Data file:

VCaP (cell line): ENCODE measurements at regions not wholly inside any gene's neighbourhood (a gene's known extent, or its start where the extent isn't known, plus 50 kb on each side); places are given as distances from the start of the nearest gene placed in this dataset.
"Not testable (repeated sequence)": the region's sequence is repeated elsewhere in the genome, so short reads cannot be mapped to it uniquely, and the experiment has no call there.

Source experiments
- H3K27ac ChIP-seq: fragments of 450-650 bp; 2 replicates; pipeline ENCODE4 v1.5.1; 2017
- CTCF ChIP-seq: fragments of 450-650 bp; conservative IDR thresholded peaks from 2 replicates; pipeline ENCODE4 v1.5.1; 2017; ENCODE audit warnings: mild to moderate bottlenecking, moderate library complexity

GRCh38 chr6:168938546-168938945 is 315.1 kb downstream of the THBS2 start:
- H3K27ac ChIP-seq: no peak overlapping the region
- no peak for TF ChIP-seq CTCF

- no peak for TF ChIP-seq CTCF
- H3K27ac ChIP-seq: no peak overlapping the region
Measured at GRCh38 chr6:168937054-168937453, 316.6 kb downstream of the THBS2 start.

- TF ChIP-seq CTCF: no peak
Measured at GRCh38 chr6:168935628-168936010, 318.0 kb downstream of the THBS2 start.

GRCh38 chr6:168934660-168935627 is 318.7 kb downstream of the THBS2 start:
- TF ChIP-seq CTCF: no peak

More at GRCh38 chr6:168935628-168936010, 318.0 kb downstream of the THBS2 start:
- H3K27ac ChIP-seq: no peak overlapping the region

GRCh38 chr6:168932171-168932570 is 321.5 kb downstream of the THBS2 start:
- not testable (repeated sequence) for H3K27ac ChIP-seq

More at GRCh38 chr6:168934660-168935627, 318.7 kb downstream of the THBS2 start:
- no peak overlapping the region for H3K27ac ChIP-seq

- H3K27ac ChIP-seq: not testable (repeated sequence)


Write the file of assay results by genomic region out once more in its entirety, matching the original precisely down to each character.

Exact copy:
VCaP (cell line): ENCODE measurements at regions not wholly inside any gene's neighbourhood (a gene's known extent, or its start where the extent isn't known, plus 50 kb on each side); places are given as distances from the start of the nearest gene placed in this dataset.
"Not testable (repeated sequence)": the region's sequence is repeated elsewhere in the genome, so short reads cannot be mapped to it uniquely, and the experiment has no call there.

Source experiments
- H3K27ac ChIP-seq: fragments of 450-650 bp; 2 replicates; pipeline ENCODE4 v1.5.1; 2017
- CTCF ChIP-seq: fragments of 450-650 bp; conservative IDR thresholded peaks from 2 replicates; pipeline ENCODE4 v1.5.1; 2017; ENCODE audit warnings: mild to moderate bottlenecking, moderate library complexity

GRCh38 chr6:168938546-168938945 is 315.1 kb downstream of the THBS2 start:
- H3K27ac ChIP-seq: no peak overlapping the region
- no peak for TF ChIP-seq CTCF

- no peak for TF ChIP-seq CTCF
- H3K27ac ChIP-seq: no peak overlapping the region
Measured at GRCh38 chr6:168937054-168937453, 316.6 kb downstream of the THBS2 start.

- TF ChIP-seq CTCF: no peak
Measured at GRCh38 chr6:168935628-168936010, 318.0 kb downstream of the THBS2 start.

GRCh38 chr6:168934660-168935627 is 318.7 kb downstream of the THBS2 start:
- TF ChIP-seq CTCF: no peak

More at GRCh38 chr6:168935628-168936010, 318.0 kb downstream of the THBS2 start:
- H3K27ac ChIP-seq: no peak overlapping the region

GRCh38 chr6:168932171-168932570 is 321.5 kb downstream of the THBS2 start:
- not testable (repeated sequence) for H3K27ac ChIP-seq

More at GRCh38 chr6:168934660-168935627, 318.7 kb downstream of the THBS2 start:
- no peak overlapping the region for H3K27ac ChIP-seq

- H3K27ac ChIP-seq: not testable (repeated sequence)